“Animals are such agreeable friends – they ask no questions; they pass no criticisms.”
– George Eliot
Pets are becoming a staple in every household. Everyone loves their “fur babies”, including me. For a household with 2 dogs, 6 cats, and 2 children; I know the challenges of maintaining a lovely home all too well.
The fabric that you choose for your furniture is a very important decision in your home. Have you ever considered your pet as a source of inspiration? A genius way to win the battle of pet hair is to match your furniture to the pet’s fur. For example, if you have a Black Russian Terrier, forget the white sofa. If your sweet creamsicle colored cat’s favorite place to perch is on your bed, then use a golden hued throw.
Another challenge with our pets is the dreaded claw puncture. Go for fabrics that have a tighter weave in the construction. Fabrics with a tighter weave will make it much more difficult for a pet to cause damage with their claws, and the tight weave will minimize the appearance of pet hair. Microfiber or microsuede fabrics are always a good choice, such as K3460 Camel. This microfiber fabric is an excellent choice as a neutral color, 100% Nylon for a tight weave, and it can be cleaned using a water-based cleaner. Pet hair can easily be removed on microfiber with a lint brush or squeegee (Yes, a squeegee. The pet hair just rolls up.)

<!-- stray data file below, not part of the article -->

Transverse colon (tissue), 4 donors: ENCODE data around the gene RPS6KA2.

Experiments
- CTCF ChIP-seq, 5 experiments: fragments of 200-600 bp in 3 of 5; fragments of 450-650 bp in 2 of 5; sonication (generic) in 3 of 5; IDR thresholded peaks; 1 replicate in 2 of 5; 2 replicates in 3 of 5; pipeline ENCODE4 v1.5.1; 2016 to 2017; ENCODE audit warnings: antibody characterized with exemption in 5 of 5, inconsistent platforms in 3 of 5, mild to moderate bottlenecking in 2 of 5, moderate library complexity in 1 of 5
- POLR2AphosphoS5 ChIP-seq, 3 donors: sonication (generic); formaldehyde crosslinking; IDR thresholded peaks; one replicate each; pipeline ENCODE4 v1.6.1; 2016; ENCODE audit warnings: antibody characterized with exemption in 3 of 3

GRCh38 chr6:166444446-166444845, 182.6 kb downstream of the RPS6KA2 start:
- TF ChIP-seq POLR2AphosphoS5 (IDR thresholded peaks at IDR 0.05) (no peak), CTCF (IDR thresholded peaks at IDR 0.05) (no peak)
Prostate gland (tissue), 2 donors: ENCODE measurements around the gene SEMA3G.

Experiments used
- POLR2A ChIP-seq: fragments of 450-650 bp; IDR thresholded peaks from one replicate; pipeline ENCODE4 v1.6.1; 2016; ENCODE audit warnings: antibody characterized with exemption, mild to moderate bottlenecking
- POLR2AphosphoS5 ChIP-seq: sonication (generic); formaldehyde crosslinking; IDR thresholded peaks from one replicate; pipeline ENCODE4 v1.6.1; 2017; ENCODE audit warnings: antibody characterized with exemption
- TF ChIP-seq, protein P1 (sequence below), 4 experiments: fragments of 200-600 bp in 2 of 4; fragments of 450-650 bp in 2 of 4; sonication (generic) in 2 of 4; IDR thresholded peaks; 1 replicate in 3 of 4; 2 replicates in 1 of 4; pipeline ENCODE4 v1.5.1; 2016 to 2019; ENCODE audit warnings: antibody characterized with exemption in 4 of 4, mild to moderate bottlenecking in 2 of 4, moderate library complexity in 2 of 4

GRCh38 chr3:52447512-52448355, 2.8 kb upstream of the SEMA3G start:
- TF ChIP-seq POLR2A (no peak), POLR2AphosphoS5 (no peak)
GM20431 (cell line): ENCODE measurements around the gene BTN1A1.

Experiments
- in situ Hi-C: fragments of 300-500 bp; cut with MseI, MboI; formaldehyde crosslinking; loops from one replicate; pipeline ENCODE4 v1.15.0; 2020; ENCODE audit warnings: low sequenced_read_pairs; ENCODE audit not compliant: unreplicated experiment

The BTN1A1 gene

Another good fabric choice is a denim or twill. K7573 Denim Stripe can easily conceal pet hair with the stripe pattern. This fabric is heavy-duty in a cotton/polyester/acrylic/olefin blend. If Spot makes a spot on this fabric, it can be easily cleaned with a solvent based cleaner.
Lastly, K4540 Corsica is a beautiful floral print that can conceal a lot, but this fabric is found in an unexpected place…Outdoor Fabrics. Even the famed designer Bill Blass, would frequently use outdoor fabric inside his home as slipcovers to protect his furniture. He was an avid pet lover.
Some of the fabrics to avoid when having pets inside the home are: velvets, chenille, embroidered, heavy tweeds, and silks. The loose weave or delicate fibers of these fabric choices would not last long around a mischievous Siamese cat. “We are Siamese, if you please. We are Siamese, if you don’t please.”